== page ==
X\!\left(\lambda\right)=\frac{2}{3}\frac{\kappa_{\rm l}\!\le...
...~B_{\lambda}}{\textrm{d}\tau_{\rm c}}\vert_{\tau_{\rm c}=2/3},
\end{displaymath} (16)

the approximation of the line profile is given by the interpolation formula according to Minnaert (1935):

\begin{displaymath}
R_{\lambda}=\frac{1}{\frac{1}{X\!\left(\lambda\right)}+\frac{1}{R_{\lambda_0}}}\cdot
\end{displaymath} (17)

For strong lines, where $\kappa _{\rm l}/\kappa _{\rm c}$ is high, $X\!\left(\lambda\right)$ is much larger than 1, and the term $1/X\left(\lambda\right)$ can be neglected, yielding $R_{\lambda} \approx R_{\lambda_0}$. On the other hand, for optically thin lines, $1/X\!\left(\lambda\right) \gg 1/R_{\lambda_0}$ and $R_{\lambda} \approx X\!\left(\lambda\right)$.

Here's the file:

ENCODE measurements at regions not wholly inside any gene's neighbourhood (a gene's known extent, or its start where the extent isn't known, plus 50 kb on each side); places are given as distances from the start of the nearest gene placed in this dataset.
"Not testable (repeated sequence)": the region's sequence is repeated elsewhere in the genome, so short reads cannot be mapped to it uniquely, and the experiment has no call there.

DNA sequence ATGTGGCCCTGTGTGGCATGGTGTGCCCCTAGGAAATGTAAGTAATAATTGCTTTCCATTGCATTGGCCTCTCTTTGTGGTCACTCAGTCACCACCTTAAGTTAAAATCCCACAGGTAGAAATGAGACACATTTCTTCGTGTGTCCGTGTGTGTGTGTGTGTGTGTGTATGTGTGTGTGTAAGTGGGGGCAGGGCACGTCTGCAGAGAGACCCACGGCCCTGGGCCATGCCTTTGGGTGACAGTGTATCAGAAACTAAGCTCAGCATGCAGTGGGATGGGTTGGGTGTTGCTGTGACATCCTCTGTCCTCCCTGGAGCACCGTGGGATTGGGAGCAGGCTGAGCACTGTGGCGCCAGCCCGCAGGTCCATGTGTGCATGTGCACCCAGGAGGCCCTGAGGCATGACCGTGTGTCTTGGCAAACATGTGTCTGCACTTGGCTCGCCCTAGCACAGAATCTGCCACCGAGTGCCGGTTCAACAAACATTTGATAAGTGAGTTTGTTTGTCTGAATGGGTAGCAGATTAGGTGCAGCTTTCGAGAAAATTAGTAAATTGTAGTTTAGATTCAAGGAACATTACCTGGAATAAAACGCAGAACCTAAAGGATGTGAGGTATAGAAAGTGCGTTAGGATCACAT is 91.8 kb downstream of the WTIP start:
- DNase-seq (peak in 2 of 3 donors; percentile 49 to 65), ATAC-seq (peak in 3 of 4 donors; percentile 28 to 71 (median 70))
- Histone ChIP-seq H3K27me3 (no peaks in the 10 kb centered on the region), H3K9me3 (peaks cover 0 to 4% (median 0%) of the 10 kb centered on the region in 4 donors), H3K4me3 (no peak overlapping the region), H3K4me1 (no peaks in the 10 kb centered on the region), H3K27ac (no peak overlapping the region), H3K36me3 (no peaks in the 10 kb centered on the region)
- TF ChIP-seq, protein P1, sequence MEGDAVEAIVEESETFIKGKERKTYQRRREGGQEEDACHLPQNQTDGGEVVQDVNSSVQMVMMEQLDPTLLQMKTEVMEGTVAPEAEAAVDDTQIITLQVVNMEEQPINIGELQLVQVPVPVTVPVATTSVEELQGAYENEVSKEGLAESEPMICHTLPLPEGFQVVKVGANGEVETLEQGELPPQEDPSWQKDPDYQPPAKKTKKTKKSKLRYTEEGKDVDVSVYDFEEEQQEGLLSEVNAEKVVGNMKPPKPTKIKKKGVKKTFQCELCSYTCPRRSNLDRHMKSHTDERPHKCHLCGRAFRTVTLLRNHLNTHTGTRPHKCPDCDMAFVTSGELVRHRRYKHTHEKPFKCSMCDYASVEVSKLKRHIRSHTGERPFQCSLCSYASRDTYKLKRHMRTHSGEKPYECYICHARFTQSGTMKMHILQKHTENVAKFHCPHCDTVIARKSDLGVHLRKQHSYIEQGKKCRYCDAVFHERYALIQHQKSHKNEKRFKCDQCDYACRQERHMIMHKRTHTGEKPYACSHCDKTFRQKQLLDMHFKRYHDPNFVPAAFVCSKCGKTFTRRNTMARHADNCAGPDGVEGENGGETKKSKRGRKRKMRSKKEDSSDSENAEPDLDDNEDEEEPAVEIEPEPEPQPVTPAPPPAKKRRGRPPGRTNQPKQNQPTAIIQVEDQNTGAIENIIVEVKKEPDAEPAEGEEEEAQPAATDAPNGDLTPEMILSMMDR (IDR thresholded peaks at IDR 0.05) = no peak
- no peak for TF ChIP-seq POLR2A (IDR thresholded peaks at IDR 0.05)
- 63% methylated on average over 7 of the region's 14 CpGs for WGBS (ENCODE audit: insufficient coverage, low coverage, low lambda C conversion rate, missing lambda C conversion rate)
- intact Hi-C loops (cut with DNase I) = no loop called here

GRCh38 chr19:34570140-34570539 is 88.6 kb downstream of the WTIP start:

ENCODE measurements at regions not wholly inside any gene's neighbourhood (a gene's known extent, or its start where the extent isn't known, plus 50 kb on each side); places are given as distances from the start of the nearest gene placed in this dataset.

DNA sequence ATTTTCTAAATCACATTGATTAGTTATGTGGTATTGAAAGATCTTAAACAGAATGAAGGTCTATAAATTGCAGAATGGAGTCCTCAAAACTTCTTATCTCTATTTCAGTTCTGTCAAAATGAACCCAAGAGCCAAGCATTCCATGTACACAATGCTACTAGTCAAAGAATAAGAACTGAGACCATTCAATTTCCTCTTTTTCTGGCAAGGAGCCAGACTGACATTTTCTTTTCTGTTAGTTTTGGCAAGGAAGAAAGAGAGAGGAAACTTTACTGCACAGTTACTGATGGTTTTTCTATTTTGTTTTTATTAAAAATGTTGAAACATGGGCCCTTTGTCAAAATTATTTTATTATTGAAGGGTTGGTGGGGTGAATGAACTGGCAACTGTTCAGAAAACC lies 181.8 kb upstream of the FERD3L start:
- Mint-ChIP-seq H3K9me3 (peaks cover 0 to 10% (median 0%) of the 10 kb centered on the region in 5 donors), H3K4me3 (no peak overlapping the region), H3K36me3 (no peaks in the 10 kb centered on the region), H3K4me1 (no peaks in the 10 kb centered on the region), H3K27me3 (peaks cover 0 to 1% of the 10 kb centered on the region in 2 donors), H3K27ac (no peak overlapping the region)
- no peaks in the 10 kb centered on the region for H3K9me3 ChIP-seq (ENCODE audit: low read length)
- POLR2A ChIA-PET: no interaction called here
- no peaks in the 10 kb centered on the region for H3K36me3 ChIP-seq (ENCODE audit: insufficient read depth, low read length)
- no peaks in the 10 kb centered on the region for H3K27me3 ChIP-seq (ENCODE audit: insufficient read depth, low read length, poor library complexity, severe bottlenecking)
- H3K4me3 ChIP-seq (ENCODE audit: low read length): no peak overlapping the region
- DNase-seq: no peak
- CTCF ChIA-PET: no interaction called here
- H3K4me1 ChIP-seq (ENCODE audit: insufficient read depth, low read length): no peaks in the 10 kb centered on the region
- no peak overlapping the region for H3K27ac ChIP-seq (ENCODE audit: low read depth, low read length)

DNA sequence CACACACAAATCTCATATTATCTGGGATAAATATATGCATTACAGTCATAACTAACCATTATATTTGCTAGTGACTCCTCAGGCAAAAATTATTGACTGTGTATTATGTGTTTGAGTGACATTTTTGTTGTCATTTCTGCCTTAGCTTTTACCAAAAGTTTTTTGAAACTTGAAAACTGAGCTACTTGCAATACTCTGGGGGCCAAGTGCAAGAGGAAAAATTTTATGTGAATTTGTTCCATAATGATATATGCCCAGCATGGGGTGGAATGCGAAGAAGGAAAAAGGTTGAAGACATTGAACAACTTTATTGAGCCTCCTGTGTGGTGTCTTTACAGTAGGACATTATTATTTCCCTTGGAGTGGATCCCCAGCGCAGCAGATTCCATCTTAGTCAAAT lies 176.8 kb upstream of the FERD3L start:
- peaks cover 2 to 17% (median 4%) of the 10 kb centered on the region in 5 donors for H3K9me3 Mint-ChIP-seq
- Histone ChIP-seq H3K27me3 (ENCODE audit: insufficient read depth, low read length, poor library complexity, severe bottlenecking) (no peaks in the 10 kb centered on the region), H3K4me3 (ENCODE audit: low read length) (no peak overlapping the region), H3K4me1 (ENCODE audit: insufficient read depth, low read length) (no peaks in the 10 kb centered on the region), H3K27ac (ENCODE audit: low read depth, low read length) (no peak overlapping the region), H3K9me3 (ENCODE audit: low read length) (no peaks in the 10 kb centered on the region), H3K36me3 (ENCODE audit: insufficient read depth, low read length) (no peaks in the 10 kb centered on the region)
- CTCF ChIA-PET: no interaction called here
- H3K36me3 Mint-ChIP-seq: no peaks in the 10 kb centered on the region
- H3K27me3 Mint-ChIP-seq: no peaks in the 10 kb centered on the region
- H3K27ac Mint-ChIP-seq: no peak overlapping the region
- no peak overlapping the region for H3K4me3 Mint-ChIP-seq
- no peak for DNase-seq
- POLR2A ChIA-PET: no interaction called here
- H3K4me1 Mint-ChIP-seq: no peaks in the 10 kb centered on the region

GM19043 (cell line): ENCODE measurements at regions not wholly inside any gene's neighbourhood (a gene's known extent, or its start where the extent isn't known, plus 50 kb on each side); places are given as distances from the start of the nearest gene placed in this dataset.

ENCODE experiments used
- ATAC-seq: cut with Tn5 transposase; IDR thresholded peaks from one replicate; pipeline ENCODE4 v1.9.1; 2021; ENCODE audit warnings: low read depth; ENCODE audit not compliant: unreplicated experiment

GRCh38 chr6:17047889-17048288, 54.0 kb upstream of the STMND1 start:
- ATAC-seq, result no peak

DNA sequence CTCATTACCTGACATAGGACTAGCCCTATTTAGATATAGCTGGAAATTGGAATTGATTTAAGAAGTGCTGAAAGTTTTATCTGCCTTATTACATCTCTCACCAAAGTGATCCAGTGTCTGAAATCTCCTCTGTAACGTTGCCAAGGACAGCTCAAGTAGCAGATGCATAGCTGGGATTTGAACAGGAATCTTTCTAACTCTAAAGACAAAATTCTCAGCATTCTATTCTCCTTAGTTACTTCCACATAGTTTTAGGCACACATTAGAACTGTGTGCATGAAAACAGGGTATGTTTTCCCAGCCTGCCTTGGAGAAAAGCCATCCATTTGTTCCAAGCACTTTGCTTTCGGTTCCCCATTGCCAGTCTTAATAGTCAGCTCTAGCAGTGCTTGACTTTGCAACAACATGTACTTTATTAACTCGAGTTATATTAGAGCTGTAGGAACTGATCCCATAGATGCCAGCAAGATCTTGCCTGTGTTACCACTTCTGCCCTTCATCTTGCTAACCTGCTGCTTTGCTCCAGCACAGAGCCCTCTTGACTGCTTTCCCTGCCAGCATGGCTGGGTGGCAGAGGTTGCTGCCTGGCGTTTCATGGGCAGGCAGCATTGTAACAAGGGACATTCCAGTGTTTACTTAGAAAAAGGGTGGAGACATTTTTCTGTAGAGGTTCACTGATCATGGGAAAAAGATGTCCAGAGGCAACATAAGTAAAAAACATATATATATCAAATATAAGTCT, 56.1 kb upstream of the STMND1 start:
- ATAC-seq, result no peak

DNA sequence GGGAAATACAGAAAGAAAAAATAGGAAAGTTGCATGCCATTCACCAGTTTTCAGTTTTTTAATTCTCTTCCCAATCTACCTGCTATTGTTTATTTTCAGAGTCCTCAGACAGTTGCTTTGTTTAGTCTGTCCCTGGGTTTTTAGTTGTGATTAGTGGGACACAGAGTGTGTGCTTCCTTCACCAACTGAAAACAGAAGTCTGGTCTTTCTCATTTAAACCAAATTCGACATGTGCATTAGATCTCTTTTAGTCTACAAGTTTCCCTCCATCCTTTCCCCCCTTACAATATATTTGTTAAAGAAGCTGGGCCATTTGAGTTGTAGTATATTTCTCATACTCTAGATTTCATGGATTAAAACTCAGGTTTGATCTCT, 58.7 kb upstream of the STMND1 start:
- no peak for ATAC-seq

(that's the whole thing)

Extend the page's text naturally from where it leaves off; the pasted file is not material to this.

We propose a new application of this formula, which has so far only been employed to calculate equivalent widths and curves of growth. Following our derivation given above, we state that the quantity $X\!\left(\lambda\right)$ can be regarded as the sum of different terms that contribute to the absorption in the line, as an extreme case for instance, the sum over the absorbing atoms. It therefore seems reasonable that the combination of $X_i\!\left(\lambda\right)$ for different spectral lines is given by the sum $X_{{\rm tot}}\!\left(\lambda\right)=\sum_i X_i\!\left(\lambda\right)$ of all the contributing quantities. For a blended line profile, we then write

\begin{displaymath}
R_{\lambda,{\rm tot}}=\frac{1}{\frac{1}{\sum_i X_i\left(\lambda\right)}+\frac{1}{R_{\lambda_0,{\rm tot}}}}\cdot
\end{displaymath} (18)

To find $X_i\!\left(\lambda\right)$ as a function of $R_{i,\lambda}$, we simply rearrange Eq. (17) for $X\!\left(\lambda\right)$, yielding

\begin{displaymath}
X_i\!\left(\lambda\right)=\frac{1}{\frac{1}{R_{i,\lambda}}-\frac{1}{R_{i,\lambda_0}}}\cdot
\end{displaymath} (19)